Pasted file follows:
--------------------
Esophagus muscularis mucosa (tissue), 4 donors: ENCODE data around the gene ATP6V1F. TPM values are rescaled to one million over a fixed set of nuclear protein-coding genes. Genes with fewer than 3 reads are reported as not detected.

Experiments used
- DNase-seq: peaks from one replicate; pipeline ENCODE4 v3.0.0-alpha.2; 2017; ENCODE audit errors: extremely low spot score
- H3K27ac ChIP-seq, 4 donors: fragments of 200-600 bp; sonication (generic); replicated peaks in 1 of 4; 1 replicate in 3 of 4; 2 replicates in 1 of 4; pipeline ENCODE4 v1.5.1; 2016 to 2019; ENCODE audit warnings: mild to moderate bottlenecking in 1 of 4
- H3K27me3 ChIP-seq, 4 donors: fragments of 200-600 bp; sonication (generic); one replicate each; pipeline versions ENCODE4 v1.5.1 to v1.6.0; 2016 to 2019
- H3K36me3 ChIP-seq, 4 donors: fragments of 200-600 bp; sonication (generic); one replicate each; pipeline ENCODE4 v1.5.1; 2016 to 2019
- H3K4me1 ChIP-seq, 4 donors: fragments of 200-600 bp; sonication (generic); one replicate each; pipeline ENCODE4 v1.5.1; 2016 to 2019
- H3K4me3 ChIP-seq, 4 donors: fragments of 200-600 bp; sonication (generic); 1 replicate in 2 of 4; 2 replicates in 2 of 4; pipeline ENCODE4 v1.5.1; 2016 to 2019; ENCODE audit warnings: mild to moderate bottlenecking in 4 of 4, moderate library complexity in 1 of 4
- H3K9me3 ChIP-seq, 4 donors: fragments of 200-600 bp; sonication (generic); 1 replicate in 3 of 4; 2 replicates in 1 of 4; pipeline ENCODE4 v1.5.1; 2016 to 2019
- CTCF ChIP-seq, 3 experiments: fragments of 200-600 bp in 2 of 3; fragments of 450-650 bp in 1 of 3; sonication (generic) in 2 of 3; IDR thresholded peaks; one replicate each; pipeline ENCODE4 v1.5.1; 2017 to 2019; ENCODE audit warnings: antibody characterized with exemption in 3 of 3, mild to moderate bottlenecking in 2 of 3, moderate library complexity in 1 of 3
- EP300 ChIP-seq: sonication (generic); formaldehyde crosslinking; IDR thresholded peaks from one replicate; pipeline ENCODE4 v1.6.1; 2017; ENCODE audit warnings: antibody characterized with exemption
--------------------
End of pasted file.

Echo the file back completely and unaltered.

Esophagus muscularis mucosa (tissue), 4 donors: ENCODE data around the gene ATP6V1F. TPM values are rescaled to one million over a fixed set of nuclear protein-coding genes. Genes with fewer than 3 reads are reported as not detected.

Experiments used
- DNase-seq: peaks from one replicate; pipeline ENCODE4 v3.0.0-alpha.2; 2017; ENCODE audit errors: extremely low spot score
- H3K27ac ChIP-seq, 4 donors: fragments of 200-600 bp; sonication (generic); replicated peaks in 1 of 4; 1 replicate in 3 of 4; 2 replicates in 1 of 4; pipeline ENCODE4 v1.5.1; 2016 to 2019; ENCODE audit warnings: mild to moderate bottlenecking in 1 of 4
- H3K27me3 ChIP-seq, 4 donors: fragments of 200-600 bp; sonication (generic); one replicate each; pipeline versions ENCODE4 v1.5.1 to v1.6.0; 2016 to 2019
- H3K36me3 ChIP-seq, 4 donors: fragments of 200-600 bp; sonication (generic); one replicate each; pipeline ENCODE4 v1.5.1; 2016 to 2019
- H3K4me1 ChIP-seq, 4 donors: fragments of 200-600 bp; sonication (generic); one replicate each; pipeline ENCODE4 v1.5.1; 2016 to 2019
- H3K4me3 ChIP-seq, 4 donors: fragments of 200-600 bp; sonication (generic); 1 replicate in 2 of 4; 2 replicates in 2 of 4; pipeline ENCODE4 v1.5.1; 2016 to 2019; ENCODE audit warnings: mild to moderate bottlenecking in 4 of 4, moderate library complexity in 1 of 4
- H3K9me3 ChIP-seq, 4 donors: fragments of 200-600 bp; sonication (generic); 1 replicate in 3 of 4; 2 replicates in 1 of 4; pipeline ENCODE4 v1.5.1; 2016 to 2019
- CTCF ChIP-seq, 3 experiments: fragments of 200-600 bp in 2 of 3; fragments of 450-650 bp in 1 of 3; sonication (generic) in 2 of 3; IDR thresholded peaks; one replicate each; pipeline ENCODE4 v1.5.1; 2017 to 2019; ENCODE audit warnings: antibody characterized with exemption in 3 of 3, mild to moderate bottlenecking in 2 of 3, moderate library complexity in 1 of 3
- EP300 ChIP-seq: sonication (generic); formaldehyde crosslinking; IDR thresholded peaks from one replicate; pipeline ENCODE4 v1.6.1; 2017; ENCODE audit warnings: antibody characterized with exemption